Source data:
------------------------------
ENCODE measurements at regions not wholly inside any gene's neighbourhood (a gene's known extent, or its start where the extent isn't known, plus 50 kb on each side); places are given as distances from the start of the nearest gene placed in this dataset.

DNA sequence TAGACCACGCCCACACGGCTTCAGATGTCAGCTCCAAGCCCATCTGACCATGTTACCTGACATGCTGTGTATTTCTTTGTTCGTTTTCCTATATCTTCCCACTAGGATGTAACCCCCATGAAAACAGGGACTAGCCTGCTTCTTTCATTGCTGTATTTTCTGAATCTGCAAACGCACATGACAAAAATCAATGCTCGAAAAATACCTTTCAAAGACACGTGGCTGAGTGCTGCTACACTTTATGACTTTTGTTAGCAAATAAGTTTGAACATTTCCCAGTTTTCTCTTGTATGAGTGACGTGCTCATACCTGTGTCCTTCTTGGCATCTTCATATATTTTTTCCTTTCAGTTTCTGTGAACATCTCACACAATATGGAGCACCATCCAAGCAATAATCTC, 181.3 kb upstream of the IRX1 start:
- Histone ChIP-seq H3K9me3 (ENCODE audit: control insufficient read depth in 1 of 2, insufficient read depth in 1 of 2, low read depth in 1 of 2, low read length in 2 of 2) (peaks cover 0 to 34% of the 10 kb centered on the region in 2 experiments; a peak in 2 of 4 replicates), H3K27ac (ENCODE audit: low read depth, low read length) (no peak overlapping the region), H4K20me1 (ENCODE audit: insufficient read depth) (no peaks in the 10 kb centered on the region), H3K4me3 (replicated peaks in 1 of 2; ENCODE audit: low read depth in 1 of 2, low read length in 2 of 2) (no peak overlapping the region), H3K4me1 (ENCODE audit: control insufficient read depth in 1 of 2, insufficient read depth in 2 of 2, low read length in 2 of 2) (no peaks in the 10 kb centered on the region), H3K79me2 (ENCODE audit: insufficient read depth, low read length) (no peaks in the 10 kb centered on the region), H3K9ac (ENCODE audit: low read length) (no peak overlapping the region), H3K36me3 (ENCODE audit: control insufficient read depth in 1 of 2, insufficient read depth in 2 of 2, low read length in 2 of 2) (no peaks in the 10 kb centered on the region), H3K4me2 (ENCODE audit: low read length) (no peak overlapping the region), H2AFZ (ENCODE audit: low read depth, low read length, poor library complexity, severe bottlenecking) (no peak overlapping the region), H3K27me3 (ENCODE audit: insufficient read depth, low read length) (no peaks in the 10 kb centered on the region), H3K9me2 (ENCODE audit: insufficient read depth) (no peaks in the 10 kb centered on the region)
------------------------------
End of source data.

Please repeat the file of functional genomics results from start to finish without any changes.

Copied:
ENCODE measurements at regions not wholly inside any gene's neighbourhood (a gene's known extent, or its start where the extent isn't known, plus 50 kb on each side); places are given as distances from the start of the nearest gene placed in this dataset.

DNA sequence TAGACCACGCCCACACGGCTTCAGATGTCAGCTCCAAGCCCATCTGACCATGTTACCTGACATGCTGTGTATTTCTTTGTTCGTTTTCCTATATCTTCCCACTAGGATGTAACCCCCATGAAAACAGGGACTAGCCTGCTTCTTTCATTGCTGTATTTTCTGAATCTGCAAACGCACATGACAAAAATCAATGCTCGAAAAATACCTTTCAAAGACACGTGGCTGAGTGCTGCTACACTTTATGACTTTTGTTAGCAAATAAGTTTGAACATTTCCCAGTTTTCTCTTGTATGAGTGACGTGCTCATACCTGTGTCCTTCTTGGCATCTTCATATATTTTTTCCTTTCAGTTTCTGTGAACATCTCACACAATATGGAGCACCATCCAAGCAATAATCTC, 181.3 kb upstream of the IRX1 start:
- Histone ChIP-seq H3K9me3 (ENCODE audit: control insufficient read depth in 1 of 2, insufficient read depth in 1 of 2, low read depth in 1 of 2, low read length in 2 of 2) (peaks cover 0 to 34% of the 10 kb centered on the region in 2 experiments; a peak in 2 of 4 replicates), H3K27ac (ENCODE audit: low read depth, low read length) (no peak overlapping the region), H4K20me1 (ENCODE audit: insufficient read depth) (no peaks in the 10 kb centered on the region), H3K4me3 (replicated peaks in 1 of 2; ENCODE audit: low read depth in 1 of 2, low read length in 2 of 2) (no peak overlapping the region), H3K4me1 (ENCODE audit: control insufficient read depth in 1 of 2, insufficient read depth in 2 of 2, low read length in 2 of 2) (no peaks in the 10 kb centered on the region), H3K79me2 (ENCODE audit: insufficient read depth, low read length) (no peaks in the 10 kb centered on the region), H3K9ac (ENCODE audit: low read length) (no peak overlapping the region), H3K36me3 (ENCODE audit: control insufficient read depth in 1 of 2, insufficient read depth in 2 of 2, low read length in 2 of 2) (no peaks in the 10 kb centered on the region), H3K4me2 (ENCODE audit: low read length) (no peak overlapping the region), H2AFZ (ENCODE audit: low read depth, low read length, poor library complexity, severe bottlenecking) (no peak overlapping the region), H3K27me3 (ENCODE audit: insufficient read depth, low read length) (no peaks in the 10 kb centered on the region), H3K9me2 (ENCODE audit: insufficient read depth) (no peaks in the 10 kb centered on the region)